I was once in a church service on a patriotic weekend (July 4th or Memorial Day, something like that) and the music was all patriotic that morning, and very stirring, very emotional, and very……America-centered. In church. Where our worship should be focused on the King of glory, Jesus, the Savior who poured out His blood to redeem His people, and as I sang those songs I became more and more uncomfortable that we were mixing up love of country with love of God that morning. In fact, the same kinds of emotions we have during a moving ‘worship’ service were flowing that morning, and as we sang “America the Beautiful,” people were swaying with eyes closed and hands raised as we sang the line, “Thine alabaster cities gleam….” And I cringed, thinking, who/what are we actually worshiping with this? I think we had equated emotion with worship, and it was disturbing. I kept thinking about how someone from another country may have experienced that service. Would their attention have been drawn to the Savior? I fear it would not.
So, what I suppose I mean to be saying with this post, that is once again too long, is that I often need to be careful not to count on having a certain kind of emotion in order to worship or to think that music is the most important part of worship. We need to remember that, while music is wonderful, preaching and hearing God’s word is equally important. It is as our understanding of God’s word grows that our worship deepens because knowing God as He has revealed Himself to us through Christ and His word is what should inform and motivate our worship. As we’re singing those songs, we should be focusing on what we know of the One we are singing about. Some of my deepest times of worship have happened without music, in fact.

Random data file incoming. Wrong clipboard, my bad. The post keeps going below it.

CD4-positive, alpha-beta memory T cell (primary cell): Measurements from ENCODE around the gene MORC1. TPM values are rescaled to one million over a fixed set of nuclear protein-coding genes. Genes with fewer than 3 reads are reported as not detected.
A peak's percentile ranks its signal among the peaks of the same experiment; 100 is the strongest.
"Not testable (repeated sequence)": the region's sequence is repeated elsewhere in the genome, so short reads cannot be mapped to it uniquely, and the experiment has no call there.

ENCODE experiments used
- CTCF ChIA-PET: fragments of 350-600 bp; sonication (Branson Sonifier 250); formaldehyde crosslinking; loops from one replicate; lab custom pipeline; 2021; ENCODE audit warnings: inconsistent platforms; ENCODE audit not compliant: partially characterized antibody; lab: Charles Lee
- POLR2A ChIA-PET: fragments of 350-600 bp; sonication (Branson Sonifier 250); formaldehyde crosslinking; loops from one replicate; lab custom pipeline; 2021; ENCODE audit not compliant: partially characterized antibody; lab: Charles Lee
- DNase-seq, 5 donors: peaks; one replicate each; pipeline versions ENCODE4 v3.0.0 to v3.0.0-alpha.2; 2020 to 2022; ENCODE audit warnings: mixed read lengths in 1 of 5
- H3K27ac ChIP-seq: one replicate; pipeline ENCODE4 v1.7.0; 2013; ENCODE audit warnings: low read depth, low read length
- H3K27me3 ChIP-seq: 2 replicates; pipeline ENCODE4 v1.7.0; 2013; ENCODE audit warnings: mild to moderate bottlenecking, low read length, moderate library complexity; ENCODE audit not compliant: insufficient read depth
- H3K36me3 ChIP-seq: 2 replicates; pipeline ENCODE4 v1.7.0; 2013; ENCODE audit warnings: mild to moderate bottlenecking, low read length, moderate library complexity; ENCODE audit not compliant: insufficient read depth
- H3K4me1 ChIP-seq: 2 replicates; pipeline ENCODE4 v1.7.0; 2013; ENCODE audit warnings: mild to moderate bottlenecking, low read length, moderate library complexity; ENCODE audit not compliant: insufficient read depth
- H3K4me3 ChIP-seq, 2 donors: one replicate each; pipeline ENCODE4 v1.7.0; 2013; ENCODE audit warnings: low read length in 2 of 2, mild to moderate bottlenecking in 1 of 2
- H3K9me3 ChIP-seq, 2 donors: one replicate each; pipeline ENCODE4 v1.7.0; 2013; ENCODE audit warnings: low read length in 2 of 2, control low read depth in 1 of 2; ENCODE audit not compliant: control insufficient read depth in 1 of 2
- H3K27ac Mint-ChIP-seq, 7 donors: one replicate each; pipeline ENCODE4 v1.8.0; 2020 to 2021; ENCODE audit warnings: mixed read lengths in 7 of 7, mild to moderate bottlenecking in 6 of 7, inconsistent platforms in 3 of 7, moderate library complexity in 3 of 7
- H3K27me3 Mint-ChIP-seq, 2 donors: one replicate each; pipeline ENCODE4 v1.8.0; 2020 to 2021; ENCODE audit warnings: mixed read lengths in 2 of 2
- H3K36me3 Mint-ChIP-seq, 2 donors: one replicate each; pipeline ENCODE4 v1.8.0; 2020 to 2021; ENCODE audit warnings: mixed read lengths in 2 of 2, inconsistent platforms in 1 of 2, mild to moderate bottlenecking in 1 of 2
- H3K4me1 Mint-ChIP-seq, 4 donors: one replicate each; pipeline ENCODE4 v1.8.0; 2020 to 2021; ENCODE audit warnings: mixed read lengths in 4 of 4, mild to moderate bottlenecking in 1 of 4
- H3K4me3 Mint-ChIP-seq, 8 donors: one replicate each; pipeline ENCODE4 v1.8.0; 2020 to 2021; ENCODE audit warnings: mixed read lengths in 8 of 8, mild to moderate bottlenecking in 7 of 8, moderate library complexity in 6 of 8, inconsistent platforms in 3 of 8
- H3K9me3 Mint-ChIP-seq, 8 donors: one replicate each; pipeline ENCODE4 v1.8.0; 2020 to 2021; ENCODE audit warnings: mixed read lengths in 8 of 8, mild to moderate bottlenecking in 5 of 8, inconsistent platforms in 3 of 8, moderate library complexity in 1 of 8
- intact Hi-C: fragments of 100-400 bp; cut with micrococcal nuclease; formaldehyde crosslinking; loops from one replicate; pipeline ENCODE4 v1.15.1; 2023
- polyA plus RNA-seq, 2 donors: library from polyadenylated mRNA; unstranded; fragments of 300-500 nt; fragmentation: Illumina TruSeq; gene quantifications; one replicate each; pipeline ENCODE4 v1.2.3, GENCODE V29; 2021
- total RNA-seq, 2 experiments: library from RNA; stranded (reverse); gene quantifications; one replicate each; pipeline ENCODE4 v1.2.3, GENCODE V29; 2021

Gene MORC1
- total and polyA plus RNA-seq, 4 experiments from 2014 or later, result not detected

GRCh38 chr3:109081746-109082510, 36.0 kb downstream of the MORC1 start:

When I had my third miscarriage, Drew had just the week before departed for 6 months in Iraq and I was alone with two little boys and my heartache and the physical ordeal of the miscarriage. I had been memorizing Psalm 34, and I remember during one very difficult afternoon crying out, “I will bless the LORD at all times, His praise will continually be in my mouth,” through sobs and tears and hurt and physical things I won’t go into detail about here on the blog. In the midst of it all, His peace truly was the peace that passes all understanding. I think this must be a glimpse of what it means when it says that Job worshiped. Moving beyond the feelings into what we know is true, in spite of the feelings and acknowledging God’s absolute worthiness of honor and glory and surrendering to Him, in spite of the feelings.
I think we need to be careful not to limit worship just to the music, and we need to be careful not to say that we can only worship if a certain emotional situation is achieved or only if certain music is sung. Good Bible teaching and spending time studying the Word for ourselves is every bit as important, and I would argue even more important, than music that makes us feel excited or whatever that feeling is that we seek. Sometimes the purest worship happens when we don’t feel like worshiping at all but we fall on our face and do it in spite of the feelings.
His word will inform our worship as we seek to really know Him through reading it and knowing it and hiding it in our heart and through prayer. Then we can learn to worship Christ Jesus with our lives as we learn to apply what His word says, offering our lives as a living sacrifice, obeying and serving Him and not just waiting for a certain type of emotion to define worship for us. Then when the crises come, we can choose to say, with Job, “The LORD gave, and the LORD has taken away; blessed be the name of the LORD,” and with David, “I will bless the LORD at all times, His praise will continually be in my mouth.”